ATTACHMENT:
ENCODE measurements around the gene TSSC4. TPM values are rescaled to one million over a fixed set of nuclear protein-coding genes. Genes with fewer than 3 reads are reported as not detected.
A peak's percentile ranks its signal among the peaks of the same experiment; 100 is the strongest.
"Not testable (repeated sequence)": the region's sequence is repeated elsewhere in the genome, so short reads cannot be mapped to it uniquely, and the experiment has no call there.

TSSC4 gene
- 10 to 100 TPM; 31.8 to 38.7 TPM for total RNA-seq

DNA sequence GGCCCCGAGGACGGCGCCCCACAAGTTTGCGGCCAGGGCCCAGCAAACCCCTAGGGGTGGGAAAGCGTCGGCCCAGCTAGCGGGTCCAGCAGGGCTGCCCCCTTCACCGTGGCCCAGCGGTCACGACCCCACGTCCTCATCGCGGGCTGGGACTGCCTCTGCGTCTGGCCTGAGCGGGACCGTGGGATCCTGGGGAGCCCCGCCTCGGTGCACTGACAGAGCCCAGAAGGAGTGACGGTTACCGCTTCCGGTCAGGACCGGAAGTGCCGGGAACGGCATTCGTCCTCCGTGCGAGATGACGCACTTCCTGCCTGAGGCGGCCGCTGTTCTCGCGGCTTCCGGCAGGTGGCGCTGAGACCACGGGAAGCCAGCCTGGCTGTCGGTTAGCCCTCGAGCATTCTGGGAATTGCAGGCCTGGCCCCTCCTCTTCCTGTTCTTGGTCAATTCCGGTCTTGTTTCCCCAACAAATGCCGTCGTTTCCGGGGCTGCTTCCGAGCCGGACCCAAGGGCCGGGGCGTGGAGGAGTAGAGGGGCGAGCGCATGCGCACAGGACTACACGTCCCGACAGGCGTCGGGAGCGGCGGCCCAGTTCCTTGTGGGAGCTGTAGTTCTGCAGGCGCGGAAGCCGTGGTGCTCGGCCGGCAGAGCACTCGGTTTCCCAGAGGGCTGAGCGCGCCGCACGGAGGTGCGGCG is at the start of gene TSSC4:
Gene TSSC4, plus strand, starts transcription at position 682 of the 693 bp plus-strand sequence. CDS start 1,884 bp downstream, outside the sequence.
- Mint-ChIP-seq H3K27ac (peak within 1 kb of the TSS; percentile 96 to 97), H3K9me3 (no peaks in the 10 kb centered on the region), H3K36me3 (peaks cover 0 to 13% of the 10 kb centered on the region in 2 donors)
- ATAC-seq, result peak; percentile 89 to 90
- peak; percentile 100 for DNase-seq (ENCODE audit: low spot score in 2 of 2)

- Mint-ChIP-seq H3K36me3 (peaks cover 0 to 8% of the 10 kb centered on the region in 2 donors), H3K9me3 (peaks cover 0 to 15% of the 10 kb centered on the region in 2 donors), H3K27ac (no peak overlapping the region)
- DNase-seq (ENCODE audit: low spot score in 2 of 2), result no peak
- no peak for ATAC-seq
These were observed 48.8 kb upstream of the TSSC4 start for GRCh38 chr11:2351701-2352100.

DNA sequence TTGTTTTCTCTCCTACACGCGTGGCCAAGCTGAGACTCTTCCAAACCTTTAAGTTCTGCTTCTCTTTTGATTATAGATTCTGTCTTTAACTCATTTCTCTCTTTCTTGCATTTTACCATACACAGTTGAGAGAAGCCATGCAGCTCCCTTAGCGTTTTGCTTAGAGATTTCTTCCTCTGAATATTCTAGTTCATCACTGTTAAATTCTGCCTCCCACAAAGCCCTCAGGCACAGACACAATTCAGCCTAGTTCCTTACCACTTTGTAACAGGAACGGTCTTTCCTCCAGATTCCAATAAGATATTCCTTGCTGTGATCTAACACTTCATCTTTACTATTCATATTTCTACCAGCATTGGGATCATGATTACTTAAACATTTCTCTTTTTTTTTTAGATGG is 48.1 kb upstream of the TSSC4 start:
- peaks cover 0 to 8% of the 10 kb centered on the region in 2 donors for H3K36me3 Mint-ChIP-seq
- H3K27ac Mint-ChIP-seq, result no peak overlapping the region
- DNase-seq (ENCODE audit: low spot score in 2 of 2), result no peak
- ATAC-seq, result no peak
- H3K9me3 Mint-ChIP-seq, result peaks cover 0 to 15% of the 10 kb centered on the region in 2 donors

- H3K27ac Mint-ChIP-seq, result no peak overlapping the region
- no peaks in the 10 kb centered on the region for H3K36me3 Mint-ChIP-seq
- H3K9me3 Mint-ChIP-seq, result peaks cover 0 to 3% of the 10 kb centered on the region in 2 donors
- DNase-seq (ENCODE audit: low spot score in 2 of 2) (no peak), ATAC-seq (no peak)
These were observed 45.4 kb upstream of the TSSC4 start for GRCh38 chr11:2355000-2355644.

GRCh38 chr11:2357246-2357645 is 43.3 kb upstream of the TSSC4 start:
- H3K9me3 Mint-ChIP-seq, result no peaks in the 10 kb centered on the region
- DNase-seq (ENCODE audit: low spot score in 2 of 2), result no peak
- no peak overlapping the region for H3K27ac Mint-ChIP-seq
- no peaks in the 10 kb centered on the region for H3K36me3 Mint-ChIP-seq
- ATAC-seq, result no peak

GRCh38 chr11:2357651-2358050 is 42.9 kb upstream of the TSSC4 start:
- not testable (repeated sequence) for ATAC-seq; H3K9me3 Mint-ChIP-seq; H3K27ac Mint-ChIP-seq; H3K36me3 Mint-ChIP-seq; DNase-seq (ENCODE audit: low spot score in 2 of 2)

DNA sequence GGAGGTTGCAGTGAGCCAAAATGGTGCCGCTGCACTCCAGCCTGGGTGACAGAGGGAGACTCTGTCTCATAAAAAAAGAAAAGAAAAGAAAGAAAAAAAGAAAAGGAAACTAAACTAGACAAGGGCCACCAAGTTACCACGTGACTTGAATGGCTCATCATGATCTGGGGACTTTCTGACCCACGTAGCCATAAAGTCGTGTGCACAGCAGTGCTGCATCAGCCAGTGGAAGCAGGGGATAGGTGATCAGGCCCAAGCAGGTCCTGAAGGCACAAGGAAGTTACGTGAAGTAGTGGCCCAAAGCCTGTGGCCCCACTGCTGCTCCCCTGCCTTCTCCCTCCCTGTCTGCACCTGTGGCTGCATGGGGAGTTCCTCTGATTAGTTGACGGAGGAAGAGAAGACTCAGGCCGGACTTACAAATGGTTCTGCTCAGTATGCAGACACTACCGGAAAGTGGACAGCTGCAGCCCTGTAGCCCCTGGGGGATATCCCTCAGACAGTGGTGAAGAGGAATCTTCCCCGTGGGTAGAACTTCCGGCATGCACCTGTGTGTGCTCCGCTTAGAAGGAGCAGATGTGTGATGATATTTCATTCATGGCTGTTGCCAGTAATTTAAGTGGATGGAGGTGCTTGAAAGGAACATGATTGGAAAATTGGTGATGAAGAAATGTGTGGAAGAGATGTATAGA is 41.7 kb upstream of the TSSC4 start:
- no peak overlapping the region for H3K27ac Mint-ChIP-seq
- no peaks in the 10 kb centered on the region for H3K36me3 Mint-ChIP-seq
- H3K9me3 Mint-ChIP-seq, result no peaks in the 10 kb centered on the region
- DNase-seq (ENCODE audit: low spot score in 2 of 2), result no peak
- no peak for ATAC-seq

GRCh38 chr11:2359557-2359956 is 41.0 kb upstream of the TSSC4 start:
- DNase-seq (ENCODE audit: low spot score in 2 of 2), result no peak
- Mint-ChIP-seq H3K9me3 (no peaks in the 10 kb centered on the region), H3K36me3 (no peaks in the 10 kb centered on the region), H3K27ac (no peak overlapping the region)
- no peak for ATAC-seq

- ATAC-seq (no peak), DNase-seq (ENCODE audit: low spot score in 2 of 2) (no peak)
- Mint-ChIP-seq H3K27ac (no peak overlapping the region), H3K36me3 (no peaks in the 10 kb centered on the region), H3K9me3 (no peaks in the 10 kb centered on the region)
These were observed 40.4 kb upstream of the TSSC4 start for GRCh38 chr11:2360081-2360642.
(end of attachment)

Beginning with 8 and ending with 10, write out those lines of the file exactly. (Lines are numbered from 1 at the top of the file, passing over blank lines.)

- Mint-ChIP-seq H3K27ac (peak within 1 kb of the TSS; percentile 96 to 97), H3K9me3 (no peaks in the 10 kb centered on the region), H3K36me3 (peaks cover 0 to 13% of the 10 kb centered on the region in 2 donors)
- ATAC-seq, result peak; percentile 89 to 90
- peak; percentile 100 for DNase-seq (ENCODE audit: low spot score in 2 of 2)